Question: Hi, I have to write a chapter refelction for my assienment. Can
you help me to find an example an…


Hi, I have to write a chapter refelction for my assienment. Can
you help me to find an example and can you relate that to the BIB
(Big Ideas in Biology) that I’am going to provide for you. This
chapter is 12 where it’s talking about The Cell Cycle

Note: Provide what this chapter is related to and then provide
an example.

Find an specific example of content in this chapter that
supports one of the BIBs. Why did you chose this example? 3-5
sentences.

BIB 1: Evolution Central Paradigm in Biology

Evolution is the fundamental organizing principle in biology –
it explains both the unity and diversity of life. All living
organisms share a common ancestor. Species evolve over time, and
new species can arise when allele frequencies change due to
mutation, natural selection, gene flow, or genetic drift. Darwin’s
theory of evolution by natural selection which includes variation,
inheritance, change, and adaptation is supported by evidence from
many sub-disciplines within biology and other disciplines of
science.

Learning objectives:

Students will be able to explain the process of evolution by
natural selection, including molecular mechanisms, and how that
process has affected all life forms in the past and continues to do
so today.

Students should also be able to explain historical and current
examples.

Students should be able to summarize the evidence for evolution
and modifications made to the basic Darwinian explanation (genetic
drift and gene flow).

Item

BIB 2: Biological Entities Function as Systems

Biological systems, such as molecules, cells, organisms, and
ecosystems are made up of multiple components that interact to form
complete networks. The consequences of this interaction are that
the system possesses properties call “emergent properties” that are
not possessed by the components and are unique to the system.
Another consequence of this interaction is that if one of the
components is changed, that can change the properties of the
system.

Learning objectives:

Given a biological system, such as a molecule, cell, or
single-celled organism you should be able to explain how the parts
of the system interact to produce the emergent properties of the
system.

Apply the scientific process by using models to predict or
demonstrate how changes in one component affect the entire
system.

Item

BIB 3: Structure and Function of Biological Systems are
Interdependent

Biological structures exist at all levels of organization, from
molecules to ecosystems. A structure’s physical and chemical
characteristics influence its interactions with other structures,
and therefore its function. Fundamental structural units, and the
molecular and cellular processes they participate in, are conserved
through evolution and yield the extraordinary diversity of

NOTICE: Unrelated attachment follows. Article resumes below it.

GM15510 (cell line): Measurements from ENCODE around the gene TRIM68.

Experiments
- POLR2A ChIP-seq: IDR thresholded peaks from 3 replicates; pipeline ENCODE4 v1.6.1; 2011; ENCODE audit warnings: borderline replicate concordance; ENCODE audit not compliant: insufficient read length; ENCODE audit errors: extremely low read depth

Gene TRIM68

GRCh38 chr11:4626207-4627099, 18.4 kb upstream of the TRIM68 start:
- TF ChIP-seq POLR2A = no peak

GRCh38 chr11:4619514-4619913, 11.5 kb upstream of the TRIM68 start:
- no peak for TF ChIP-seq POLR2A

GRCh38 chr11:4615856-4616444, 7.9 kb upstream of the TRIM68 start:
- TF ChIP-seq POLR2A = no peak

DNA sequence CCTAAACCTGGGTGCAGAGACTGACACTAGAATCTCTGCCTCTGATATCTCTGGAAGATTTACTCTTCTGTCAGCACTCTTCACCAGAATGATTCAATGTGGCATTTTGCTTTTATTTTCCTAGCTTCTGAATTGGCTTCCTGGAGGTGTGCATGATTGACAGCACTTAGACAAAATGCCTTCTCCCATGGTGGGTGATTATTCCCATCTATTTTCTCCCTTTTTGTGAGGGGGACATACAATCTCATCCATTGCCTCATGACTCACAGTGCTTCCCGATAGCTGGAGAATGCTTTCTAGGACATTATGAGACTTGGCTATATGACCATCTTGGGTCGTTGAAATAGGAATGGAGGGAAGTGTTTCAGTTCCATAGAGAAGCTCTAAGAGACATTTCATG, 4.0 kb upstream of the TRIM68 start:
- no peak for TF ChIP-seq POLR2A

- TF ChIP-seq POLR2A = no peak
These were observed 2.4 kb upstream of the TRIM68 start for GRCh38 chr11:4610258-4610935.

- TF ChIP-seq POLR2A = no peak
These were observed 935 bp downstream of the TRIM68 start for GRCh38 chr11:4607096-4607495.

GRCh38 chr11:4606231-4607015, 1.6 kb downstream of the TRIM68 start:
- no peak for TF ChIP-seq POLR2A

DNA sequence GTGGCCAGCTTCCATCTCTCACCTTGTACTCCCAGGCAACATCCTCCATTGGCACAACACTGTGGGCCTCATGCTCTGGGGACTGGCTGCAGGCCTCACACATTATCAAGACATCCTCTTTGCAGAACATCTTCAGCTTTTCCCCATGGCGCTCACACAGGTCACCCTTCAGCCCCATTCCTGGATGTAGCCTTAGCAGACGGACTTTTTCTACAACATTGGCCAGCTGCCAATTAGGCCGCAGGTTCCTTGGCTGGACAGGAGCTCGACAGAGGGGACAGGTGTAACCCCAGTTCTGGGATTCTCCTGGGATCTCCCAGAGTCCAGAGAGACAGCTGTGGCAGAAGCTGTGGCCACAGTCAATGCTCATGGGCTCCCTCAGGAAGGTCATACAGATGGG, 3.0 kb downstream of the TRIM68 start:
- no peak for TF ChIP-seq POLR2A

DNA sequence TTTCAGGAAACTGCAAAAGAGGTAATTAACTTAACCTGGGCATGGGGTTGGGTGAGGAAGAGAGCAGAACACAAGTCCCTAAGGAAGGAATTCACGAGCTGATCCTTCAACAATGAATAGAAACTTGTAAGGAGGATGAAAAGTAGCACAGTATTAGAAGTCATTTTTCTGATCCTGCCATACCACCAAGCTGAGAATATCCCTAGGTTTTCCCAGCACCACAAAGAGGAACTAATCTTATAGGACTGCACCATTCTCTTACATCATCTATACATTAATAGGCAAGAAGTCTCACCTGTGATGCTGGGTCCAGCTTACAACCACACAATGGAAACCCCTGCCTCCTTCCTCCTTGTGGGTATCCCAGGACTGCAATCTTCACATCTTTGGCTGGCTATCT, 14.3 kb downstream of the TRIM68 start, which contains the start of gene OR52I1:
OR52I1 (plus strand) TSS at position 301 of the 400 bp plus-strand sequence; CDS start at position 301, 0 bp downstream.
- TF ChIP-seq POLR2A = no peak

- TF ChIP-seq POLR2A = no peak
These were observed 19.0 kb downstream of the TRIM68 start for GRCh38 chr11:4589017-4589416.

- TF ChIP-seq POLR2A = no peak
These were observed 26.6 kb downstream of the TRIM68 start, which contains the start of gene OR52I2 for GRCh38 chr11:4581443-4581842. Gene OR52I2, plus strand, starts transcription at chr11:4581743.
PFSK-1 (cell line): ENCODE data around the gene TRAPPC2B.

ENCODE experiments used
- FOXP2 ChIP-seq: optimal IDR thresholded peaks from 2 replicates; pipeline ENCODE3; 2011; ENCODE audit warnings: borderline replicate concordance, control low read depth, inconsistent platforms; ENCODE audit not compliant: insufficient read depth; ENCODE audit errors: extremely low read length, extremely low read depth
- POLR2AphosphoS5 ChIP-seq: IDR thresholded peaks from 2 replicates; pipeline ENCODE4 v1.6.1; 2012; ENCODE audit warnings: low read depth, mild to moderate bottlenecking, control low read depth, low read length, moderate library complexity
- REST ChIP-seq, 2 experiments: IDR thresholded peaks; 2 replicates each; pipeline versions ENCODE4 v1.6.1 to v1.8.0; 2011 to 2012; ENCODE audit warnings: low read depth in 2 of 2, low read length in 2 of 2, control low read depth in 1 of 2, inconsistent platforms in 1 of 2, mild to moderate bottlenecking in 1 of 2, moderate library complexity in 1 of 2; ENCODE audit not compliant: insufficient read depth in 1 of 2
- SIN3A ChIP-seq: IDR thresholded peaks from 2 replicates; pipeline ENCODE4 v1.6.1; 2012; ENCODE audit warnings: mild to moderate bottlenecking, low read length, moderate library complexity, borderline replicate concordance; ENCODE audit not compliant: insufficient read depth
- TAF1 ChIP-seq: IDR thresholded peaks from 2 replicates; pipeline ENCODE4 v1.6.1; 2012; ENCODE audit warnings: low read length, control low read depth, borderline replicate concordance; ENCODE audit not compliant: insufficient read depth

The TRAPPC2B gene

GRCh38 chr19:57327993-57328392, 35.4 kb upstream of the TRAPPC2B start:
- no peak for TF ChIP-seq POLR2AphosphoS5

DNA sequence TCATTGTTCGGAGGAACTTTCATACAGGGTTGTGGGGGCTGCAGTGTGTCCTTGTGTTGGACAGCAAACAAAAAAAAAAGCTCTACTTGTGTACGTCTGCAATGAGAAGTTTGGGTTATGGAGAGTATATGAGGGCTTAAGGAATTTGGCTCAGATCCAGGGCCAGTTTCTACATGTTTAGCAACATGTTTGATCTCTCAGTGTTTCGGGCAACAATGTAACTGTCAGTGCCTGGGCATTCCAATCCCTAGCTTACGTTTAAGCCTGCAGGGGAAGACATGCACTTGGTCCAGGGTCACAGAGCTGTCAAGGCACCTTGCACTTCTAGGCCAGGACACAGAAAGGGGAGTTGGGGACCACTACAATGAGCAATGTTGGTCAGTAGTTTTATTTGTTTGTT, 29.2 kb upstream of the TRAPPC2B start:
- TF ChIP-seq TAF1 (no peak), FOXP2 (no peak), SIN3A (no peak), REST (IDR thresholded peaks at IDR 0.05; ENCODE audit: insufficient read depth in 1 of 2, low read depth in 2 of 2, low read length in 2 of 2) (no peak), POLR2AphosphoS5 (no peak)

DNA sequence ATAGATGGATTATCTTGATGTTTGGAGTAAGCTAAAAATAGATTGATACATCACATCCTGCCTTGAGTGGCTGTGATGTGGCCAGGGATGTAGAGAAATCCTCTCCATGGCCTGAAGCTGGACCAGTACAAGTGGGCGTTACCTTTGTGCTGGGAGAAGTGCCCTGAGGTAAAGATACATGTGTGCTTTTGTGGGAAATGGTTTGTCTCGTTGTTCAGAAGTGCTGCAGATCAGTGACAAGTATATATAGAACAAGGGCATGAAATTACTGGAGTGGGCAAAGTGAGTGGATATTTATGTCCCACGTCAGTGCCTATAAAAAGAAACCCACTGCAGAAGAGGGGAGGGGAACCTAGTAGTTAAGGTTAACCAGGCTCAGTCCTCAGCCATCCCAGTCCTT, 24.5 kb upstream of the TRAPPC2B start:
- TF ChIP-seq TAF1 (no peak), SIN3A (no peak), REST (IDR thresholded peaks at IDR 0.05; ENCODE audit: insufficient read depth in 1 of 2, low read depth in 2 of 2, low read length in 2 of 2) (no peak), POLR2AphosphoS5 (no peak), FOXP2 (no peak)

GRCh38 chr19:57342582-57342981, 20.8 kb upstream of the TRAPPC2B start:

biological systems seen today.

Learning objectives:

Given the different levels within the hierarchy of science in
general and biology in particular, students will be able to analyze
the interrelationships between structural elements at each level
and the functions performed.

Students will also be able to predict the resulting changes that
may occur when a structural element of a hierarchy is changed.

Item

BIB 4: Matter and Energy are Required by Biological Systems

Biological systems are organized and regulated to operate as
distinct entities separate, but dependent, on the environment
around them. In order to maintain the dynamic steady-state, they
must acquire matter and energy and so are subject to the laws of
physics and chemistry whcih underlie processes such as metabolic
pathways and homeostasis.  

Learning objectives:

Students will be able to explain the processes by which energy
enters living organisms and what happens as it passes between and
through all levels of the biological hierarchy.

Students will also be able to compare and contrast the processes
by which matter moves through and between organisms/levels of
organisms.

Item

BIB 5: Information Processing and Transfer are Essential

All biological systems depend on specific interactions and
information transfer between the components of the system and
between the different system levels. Information exchange between
components of a system form the basis of the successful functioning
of that system, whether it be a cell, and organism, or an
ecosystem.

Learning objectives:

Students will be able explain how information is stored in
biological systems, how it is accurately replicated, and how the
information is processed and used by individual
cells/organisms.

Students will also be able to explain how genetic and epigenetic
information flows between generations and the patterns of
inheritance that result.

Students will describe multiple mechanisms that system from
cells to organisms have multiple mechanisms to perceive and respond
to changing environmental conditions.

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